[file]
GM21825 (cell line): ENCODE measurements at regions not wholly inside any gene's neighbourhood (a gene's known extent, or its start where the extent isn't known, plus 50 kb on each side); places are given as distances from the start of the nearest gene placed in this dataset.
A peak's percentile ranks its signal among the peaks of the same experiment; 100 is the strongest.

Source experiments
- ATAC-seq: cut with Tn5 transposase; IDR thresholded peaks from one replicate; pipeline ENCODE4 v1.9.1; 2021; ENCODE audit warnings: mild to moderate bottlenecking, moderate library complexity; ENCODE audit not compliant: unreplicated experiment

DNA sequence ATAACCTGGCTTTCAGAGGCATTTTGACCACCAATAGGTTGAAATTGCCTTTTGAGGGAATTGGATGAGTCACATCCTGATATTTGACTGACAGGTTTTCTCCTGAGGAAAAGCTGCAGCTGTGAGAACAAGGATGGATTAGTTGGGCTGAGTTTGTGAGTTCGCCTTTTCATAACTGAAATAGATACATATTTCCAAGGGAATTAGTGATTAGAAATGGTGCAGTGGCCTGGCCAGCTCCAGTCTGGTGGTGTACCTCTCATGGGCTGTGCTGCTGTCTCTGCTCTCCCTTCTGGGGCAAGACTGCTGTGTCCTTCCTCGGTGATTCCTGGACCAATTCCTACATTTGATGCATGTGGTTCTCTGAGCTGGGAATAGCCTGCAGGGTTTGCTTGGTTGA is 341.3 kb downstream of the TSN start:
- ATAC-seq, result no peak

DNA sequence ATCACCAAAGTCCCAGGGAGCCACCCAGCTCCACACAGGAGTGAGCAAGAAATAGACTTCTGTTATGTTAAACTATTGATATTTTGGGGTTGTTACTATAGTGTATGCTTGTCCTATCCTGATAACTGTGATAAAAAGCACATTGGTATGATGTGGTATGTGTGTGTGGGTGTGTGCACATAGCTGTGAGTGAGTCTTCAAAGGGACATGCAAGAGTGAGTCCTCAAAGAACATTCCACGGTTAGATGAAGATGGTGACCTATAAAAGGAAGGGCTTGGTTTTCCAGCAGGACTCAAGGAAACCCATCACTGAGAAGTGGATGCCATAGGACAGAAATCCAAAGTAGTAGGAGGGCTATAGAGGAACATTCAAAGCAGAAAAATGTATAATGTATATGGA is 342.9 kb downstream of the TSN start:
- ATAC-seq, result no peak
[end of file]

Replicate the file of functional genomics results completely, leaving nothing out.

GM21825 (cell line): ENCODE measurements at regions not wholly inside any gene's neighbourhood (a gene's known extent, or its start where the extent isn't known, plus 50 kb on each side); places are given as distances from the start of the nearest gene placed in this dataset.
A peak's percentile ranks its signal among the peaks of the same experiment; 100 is the strongest.

Source experiments
- ATAC-seq: cut with Tn5 transposase; IDR thresholded peaks from one replicate; pipeline ENCODE4 v1.9.1; 2021; ENCODE audit warnings: mild to moderate bottlenecking, moderate library complexity; ENCODE audit not compliant: unreplicated experiment

DNA sequence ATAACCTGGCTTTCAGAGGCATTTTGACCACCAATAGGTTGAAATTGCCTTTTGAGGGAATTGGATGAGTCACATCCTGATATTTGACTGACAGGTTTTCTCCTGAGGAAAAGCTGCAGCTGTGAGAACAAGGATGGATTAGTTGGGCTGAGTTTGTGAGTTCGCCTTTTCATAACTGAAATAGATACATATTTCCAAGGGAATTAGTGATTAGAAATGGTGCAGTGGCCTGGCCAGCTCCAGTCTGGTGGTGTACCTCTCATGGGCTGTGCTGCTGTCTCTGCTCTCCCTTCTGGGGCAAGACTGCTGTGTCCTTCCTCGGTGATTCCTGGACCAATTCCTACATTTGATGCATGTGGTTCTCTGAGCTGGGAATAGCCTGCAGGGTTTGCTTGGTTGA is 341.3 kb downstream of the TSN start:
- ATAC-seq, result no peak

DNA sequence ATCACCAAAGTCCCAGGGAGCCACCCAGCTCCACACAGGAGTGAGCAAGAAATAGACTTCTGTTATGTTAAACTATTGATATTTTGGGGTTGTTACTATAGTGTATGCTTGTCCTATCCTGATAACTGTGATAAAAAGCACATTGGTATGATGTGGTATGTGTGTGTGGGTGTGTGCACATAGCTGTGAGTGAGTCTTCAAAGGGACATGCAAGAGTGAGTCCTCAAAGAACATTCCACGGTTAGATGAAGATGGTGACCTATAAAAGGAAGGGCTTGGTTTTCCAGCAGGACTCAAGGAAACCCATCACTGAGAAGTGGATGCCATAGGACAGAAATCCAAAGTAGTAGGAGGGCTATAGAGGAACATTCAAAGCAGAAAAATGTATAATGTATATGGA is 342.9 kb downstream of the TSN start:
- ATAC-seq, result no peak